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Temporal range: Late Oligocene - Recent[1]
Red-necked wallaby
Scientific classification e
Kingdom: Animalia
Phylum: Chordata
Class: Mammalia
Infraclass: Marsupialia
Order: Diprotodontia
Suborder: Macropodiformes
Ameghino, 1889


The Macropodiformes /mækrˈpɒdɪfɔːrmz/, also known as macropods, are one of the three suborders of the large marsupial order Diprotodontia. They may in fact be nested within one of said suborders, Phalangeriformes.[2] Kangaroos, wallabies and allies, bettongs, potoroos and rat kangaroos are all members of this suborder.




  1. ^ The Paleobiology Database
  2. ^ Eldridge, Mark D B; Beck, Robin M D; Croft, Darin A; Travouillon, Kenny J; Fox, Barry J (2019-05-23). "An emerging consensus in the evolution, phylogeny, and systematics of marsupials and their fossil relatives (Metatheria)". Journal of Mammalogy. 100 (3): 802–837. doi:10.1093/jmammal/gyz018. ISSN 0022-2372.
  3. ^ Mikos Taxonomy
  4. ^ Bates, H., Travouillon, K.J., Cooke, B., Beck, R. M. D., Hand, S. J., and Archer, M., 2014. Three new Miocene species of musky rat kangaroos (Hypsiprymnodontidae, Macropodoidea): description, phylogenetics and palaeoecology. Journal of Vertebrate Paleontology 34: 383-396.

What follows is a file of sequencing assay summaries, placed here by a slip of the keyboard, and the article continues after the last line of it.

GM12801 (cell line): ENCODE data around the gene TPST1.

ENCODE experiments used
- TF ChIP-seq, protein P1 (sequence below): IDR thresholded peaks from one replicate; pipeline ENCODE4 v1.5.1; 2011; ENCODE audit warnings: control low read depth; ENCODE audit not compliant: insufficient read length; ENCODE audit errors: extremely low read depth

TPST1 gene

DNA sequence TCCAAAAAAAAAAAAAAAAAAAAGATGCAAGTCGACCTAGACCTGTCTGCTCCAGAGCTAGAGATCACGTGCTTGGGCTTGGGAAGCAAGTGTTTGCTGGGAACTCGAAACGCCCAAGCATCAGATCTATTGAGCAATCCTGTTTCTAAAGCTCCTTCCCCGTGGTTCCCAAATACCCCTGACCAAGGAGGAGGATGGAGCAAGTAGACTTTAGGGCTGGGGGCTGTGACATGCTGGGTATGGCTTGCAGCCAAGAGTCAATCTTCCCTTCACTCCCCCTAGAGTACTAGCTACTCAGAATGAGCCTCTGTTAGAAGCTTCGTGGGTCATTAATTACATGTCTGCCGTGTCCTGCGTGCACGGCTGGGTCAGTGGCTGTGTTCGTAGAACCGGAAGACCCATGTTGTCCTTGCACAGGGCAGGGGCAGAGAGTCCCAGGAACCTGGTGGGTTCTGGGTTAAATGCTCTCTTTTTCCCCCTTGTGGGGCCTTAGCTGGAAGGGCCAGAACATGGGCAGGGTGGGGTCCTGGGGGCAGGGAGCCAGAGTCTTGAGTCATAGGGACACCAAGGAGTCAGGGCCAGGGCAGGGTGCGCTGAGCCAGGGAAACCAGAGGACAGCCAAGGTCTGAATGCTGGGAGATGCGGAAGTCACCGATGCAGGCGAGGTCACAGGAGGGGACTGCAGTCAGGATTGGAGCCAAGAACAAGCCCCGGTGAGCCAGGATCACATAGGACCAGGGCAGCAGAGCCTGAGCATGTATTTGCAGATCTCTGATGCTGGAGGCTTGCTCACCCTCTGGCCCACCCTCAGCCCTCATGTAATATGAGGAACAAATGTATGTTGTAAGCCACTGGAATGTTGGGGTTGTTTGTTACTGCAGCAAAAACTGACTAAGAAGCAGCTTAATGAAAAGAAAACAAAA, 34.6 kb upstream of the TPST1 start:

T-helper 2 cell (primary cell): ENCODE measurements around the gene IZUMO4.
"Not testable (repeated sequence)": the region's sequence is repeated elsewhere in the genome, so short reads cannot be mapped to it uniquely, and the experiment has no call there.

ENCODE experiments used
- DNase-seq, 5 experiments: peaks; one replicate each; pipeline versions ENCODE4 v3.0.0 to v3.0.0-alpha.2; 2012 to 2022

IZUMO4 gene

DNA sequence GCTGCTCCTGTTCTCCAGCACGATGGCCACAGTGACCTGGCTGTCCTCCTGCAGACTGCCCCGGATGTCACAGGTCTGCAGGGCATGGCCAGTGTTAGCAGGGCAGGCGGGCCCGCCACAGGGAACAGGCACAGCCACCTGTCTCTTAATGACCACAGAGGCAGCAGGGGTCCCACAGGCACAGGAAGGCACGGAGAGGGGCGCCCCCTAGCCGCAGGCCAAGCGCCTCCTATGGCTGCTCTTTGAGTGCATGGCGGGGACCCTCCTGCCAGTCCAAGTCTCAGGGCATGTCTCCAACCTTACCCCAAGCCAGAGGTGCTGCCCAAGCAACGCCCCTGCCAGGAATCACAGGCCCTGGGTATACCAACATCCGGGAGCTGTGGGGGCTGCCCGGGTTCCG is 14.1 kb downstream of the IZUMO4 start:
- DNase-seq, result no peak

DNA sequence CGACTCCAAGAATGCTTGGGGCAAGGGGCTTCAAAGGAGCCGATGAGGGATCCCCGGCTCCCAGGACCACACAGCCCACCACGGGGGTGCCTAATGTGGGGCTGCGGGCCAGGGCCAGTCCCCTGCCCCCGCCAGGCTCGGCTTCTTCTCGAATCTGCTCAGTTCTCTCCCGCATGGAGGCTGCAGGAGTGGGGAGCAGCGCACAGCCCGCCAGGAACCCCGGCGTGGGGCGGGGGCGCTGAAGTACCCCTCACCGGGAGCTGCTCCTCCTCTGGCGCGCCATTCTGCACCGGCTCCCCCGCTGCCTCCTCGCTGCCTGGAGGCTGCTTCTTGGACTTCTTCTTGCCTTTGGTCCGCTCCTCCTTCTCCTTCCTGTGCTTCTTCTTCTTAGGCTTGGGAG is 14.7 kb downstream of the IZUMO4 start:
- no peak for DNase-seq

5. ^ Kear. P., Pledge, S., A new fossil kangaroo from the Oligocene-Miocene Etadunna Formation of Ngama Quarry, Lake Palankarinna, South Australia., Australian Journal of Zoology, 2007, 55, 331-339
  6. ^ Prideaux, GJ; Warburton, NM (2010). "An osteology-based appraisal of the phylogeny and evolution of kangaroos and wallabies (Macropodidae: Marsupialia)". Zoological Journal of the Linnean Society. 159 (4): 954–87. doi:10.1111/j.1096-3642.2009.00607.x.